A HIT is a HIT is a HIT..unless it is an academic study?

I’m collecting information from Requesters as part of a new study and our upcoming book on MTurk for Academics. And an interesting thing has arisen–about payment.

Some Requesters believe it is appropriate to pay MTurk workers less for an academic survey than for non-Academic work. I’ve heard several reasons why, including:

-there is  greater intrinsic motivations/rewards for academic work (citing Kaufmann, Nicolas; Schulze, Thimo; Veit, Daniel (August 4, 2011). “More than fun and money: Worker Motivation in Crowdsourcing – A Study on Mechanical Turk”. Proceedings of the Seventeenth Americas Conference on Information Systems, Detroit, Michigan as well as Burhmester, Kwang, & Gosling, 2011, Perspectives on Psychological Science. However, both studies are from 2011, and the landscape has changed.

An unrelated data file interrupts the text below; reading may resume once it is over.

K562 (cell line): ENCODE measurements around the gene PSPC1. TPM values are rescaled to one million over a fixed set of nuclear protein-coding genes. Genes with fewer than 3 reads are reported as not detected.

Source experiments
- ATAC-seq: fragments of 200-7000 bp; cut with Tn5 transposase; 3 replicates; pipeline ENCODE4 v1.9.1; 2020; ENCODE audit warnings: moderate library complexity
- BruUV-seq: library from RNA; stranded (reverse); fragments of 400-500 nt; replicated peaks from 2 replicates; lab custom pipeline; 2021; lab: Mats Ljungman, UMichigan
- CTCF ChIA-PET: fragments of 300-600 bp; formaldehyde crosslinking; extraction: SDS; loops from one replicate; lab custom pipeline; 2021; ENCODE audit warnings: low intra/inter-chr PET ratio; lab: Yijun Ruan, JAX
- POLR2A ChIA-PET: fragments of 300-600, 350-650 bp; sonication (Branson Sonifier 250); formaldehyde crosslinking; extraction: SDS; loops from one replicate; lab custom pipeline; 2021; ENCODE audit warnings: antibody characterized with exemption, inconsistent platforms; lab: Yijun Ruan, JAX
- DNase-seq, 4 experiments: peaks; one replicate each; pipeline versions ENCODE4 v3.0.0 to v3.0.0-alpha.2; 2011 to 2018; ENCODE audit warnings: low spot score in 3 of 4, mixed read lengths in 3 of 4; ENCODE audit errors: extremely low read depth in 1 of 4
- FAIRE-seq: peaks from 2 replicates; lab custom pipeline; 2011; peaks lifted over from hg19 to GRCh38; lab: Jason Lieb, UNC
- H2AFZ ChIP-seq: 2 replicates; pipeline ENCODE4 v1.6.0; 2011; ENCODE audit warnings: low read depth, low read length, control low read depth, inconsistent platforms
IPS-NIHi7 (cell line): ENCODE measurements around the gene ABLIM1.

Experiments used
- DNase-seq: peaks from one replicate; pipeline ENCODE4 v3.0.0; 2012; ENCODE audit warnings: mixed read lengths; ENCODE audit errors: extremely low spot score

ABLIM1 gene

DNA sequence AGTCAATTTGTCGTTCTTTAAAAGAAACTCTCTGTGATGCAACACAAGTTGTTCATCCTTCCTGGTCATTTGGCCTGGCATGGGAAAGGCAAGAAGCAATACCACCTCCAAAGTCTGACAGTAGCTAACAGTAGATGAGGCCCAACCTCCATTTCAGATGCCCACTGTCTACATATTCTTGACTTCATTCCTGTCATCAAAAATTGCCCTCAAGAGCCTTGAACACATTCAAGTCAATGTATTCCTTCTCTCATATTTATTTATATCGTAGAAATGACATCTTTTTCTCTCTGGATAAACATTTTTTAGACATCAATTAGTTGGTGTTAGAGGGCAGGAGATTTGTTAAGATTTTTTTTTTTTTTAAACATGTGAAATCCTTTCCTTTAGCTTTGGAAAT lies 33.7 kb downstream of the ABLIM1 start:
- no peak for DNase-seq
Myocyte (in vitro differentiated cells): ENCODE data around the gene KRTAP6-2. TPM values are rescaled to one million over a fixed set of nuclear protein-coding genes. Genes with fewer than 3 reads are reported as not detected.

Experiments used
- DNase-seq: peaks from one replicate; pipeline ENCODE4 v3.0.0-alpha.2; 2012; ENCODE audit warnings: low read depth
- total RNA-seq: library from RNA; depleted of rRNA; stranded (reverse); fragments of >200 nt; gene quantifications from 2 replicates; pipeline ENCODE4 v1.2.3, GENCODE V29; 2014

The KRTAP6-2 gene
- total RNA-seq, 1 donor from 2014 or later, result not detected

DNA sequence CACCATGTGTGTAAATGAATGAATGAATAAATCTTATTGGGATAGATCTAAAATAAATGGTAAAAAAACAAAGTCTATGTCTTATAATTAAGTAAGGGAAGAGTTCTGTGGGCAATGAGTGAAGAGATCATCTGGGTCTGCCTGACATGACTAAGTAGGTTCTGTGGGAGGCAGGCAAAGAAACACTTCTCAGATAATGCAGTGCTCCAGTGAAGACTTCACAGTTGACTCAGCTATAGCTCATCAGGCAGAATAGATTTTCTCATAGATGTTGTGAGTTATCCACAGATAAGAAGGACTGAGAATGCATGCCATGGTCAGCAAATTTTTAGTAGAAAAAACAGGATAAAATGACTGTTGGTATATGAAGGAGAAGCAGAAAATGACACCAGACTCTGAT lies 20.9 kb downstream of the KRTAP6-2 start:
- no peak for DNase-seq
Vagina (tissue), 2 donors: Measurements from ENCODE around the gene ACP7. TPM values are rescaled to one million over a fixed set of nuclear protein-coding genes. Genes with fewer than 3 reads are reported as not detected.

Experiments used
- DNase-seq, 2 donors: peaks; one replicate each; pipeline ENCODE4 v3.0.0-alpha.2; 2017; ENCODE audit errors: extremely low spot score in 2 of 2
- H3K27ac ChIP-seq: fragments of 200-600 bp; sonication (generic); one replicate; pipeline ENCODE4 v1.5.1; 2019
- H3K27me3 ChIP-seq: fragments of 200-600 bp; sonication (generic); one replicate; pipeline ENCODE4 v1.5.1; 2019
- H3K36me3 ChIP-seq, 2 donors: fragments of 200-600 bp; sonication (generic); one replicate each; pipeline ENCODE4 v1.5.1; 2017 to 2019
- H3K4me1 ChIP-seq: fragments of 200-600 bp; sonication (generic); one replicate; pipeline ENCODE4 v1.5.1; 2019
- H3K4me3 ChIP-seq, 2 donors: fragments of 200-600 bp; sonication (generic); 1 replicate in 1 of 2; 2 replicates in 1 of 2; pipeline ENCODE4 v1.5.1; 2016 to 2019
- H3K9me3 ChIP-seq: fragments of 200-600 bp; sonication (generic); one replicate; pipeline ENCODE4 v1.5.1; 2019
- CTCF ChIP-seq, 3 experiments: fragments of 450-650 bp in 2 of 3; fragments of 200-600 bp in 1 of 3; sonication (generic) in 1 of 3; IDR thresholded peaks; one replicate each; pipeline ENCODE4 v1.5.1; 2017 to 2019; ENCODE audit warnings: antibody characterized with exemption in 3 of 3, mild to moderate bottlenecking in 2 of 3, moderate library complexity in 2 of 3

-paying less for academic work reflects the type of compensation we would give students or volunteers in a lab

-there’s often X amount of money to spend on y amount of responses, which results in paying x/y per response.

I’ve discussed this with two experiences workers, and will share their responses tomorrow. But the bottom line is: the Amazon Mechanical Turk agreement doesn’t discriminate between work on, say, a receipt transcription and work on an academic survey. Work is work, period. One question is: do Workers discriminate between two different tasks, and think it is OK to earn ‘less’ on one than the other? My focus group of two says no (as you will see tomorrow). I think this will be an interesting study to conduct to learn more about Turker motivations.  I don’t think the answer will be any different than my focus group.

 

 

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